How scientific was the Scientific Revolution? Was it scientific at all, was it even a revolution, or was it just a period sometime in the 16th and 17th centuries that has been given a name for the sake of naming? Of course, such a subjective question has an equally subjective answer, however there are a number of factors to take into account when exploring the answer. Was it a transitionary period, or one marked by a single effect? Was it riddled with philosophical confusion that has carried through the 21st century? Why are we still discussing it today? The endless list of questions nevertheless marks an important period in global history, worthy of examination by all who study it.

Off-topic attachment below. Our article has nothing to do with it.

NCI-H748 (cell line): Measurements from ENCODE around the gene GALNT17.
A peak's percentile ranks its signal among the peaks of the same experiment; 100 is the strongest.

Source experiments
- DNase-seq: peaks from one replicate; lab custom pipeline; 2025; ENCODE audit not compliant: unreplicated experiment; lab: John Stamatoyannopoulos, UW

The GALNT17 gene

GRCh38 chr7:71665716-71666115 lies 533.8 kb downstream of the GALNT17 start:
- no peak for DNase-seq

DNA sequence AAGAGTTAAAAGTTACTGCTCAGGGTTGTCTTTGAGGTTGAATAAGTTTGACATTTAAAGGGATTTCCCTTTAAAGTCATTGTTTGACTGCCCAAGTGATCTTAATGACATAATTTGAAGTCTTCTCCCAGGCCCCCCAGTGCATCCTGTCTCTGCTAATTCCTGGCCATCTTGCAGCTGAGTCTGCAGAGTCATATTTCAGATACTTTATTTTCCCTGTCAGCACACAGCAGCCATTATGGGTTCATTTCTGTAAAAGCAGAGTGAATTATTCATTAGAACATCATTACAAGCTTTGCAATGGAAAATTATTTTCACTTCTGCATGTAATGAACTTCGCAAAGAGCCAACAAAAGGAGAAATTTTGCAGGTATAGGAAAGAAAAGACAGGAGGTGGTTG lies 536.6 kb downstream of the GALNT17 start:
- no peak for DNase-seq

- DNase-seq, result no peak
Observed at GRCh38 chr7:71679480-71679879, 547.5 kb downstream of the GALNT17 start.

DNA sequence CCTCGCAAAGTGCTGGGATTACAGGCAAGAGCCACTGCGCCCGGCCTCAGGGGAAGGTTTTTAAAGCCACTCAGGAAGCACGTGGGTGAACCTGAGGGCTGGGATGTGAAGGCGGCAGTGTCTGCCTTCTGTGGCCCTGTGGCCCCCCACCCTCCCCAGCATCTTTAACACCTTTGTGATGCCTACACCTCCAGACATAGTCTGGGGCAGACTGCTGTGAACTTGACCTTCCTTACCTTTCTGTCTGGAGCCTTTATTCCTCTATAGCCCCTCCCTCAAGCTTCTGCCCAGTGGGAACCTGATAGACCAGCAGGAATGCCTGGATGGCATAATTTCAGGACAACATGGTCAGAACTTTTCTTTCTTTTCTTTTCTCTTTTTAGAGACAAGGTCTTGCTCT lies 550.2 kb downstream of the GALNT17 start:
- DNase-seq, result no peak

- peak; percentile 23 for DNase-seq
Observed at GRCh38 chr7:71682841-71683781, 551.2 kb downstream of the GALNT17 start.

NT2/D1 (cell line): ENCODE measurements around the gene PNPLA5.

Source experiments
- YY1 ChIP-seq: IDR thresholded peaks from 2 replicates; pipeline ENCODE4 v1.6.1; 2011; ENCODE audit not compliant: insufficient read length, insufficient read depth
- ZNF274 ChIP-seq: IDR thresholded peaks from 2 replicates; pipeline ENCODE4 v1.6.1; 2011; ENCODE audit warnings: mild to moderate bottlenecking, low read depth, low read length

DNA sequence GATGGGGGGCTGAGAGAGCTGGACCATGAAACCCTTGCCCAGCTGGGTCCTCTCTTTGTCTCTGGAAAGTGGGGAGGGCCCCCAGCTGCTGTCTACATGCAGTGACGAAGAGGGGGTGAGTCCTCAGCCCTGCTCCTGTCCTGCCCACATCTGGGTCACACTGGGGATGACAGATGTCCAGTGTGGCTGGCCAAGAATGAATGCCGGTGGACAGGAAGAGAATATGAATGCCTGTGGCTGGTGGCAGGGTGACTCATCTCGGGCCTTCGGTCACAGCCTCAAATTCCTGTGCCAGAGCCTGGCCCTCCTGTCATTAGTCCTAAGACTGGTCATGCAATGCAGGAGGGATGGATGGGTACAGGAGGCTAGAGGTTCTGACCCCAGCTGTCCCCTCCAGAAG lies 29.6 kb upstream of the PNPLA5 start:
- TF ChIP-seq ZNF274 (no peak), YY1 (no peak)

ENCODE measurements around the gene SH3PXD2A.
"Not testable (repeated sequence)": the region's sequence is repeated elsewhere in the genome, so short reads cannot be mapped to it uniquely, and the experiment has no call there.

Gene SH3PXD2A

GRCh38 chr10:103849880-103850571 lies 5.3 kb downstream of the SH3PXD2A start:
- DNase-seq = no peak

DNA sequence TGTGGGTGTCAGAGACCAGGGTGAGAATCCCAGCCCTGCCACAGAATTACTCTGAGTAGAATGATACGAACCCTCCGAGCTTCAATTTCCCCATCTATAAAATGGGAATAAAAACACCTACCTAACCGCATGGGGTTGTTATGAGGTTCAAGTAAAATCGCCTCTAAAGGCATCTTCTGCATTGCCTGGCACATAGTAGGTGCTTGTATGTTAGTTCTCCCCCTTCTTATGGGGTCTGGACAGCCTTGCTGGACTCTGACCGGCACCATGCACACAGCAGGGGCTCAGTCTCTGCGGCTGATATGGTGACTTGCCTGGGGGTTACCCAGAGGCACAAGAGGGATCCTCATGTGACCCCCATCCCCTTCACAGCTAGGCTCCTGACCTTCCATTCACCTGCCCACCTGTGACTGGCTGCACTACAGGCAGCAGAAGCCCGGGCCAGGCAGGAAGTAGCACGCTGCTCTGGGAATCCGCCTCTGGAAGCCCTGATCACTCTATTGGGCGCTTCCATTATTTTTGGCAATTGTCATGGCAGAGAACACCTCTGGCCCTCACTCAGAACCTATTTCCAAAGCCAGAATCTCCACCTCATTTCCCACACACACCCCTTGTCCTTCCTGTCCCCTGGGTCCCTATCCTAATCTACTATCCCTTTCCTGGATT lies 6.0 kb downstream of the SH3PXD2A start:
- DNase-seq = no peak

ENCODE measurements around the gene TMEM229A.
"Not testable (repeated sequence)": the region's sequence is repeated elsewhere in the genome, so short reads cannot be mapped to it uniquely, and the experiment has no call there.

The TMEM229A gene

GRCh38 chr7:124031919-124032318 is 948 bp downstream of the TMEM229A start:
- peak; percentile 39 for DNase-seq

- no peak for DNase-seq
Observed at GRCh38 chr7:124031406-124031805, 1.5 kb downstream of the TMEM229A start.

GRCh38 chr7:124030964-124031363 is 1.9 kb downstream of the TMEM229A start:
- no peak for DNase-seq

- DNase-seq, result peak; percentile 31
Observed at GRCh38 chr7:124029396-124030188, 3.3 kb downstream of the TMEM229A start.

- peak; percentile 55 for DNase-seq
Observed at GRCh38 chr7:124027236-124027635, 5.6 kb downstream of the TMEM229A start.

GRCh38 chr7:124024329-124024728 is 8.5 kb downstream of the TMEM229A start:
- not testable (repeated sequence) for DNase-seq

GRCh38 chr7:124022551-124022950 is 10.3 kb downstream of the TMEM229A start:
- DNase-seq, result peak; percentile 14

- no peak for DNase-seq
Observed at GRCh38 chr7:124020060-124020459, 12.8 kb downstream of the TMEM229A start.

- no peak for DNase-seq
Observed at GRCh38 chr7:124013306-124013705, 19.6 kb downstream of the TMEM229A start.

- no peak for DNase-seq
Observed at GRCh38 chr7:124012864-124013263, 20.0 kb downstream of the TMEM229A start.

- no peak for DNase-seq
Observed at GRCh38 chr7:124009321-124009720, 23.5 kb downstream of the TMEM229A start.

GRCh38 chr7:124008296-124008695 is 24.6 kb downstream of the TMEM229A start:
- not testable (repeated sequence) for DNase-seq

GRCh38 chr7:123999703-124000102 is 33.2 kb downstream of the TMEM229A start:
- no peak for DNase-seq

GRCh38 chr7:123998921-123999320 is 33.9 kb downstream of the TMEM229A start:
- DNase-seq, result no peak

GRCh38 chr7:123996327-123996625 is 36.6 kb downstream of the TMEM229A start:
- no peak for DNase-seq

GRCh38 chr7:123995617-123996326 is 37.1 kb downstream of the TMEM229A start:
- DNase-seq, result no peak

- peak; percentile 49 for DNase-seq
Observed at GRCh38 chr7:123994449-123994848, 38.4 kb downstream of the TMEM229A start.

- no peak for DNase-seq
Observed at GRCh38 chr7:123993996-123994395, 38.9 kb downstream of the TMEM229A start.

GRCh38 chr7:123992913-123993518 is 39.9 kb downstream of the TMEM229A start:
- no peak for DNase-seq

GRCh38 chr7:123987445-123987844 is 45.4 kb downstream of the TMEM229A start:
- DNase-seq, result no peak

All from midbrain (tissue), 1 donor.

Basil Willey has been quoted claiming that the 17th century began with medieval and modern society, but ended with a triumph of the modern. However, it’s important to address here that by “modern,” Willey is actually pointing to the definition of classical. Again, riddled with subjectivity (“what do medieval and modern respectively entail?”), Willey’s claim also matches the philosophical shift that occurred so notably. Although predating the Scientific Revolution a significant number of years, Aristotle’s “seemingly-outlandish-outlook-at-his-time” viewpoint reflected one of continuous learning and growth – the same perspective that marked the shift in thinking representative of the Scientific Revolution. “All people by nature desire to know,” said Aristotle, a thought process reflected with the Scientific Revolution’s shift to a more experimentally based culture. Other factors labeling the shift such as science being defined as “mathematically precise,” and a radical break from the “medieval mind” question the very fact that many of the “revolutionary” changes during the Scientific Revolution weren’t in fact scientific at all, and many of the scientific discoveries weren’t much of a revolution. We can further question the definition of “scientific” and “revolution” by looking at such feats in modern times. A number of “non-scientific changes” which occurred during the Scientific Revolution are unlikely to be recognized as “non-scientific” now, though David Wootton is credited with stating that “Modern Science” was invented in 1572-1704. Would the science that was considered to be modern at the time, be considered modern now? Should we change what is called “The Scientific Revolution” to “A Scientific Revolution?” We must look at the feats and global transformations of the 16th and 17th centuries relatively, for it is truly impossible to define and compare “modern science” or even “modern revolutions” with those considered great in our past.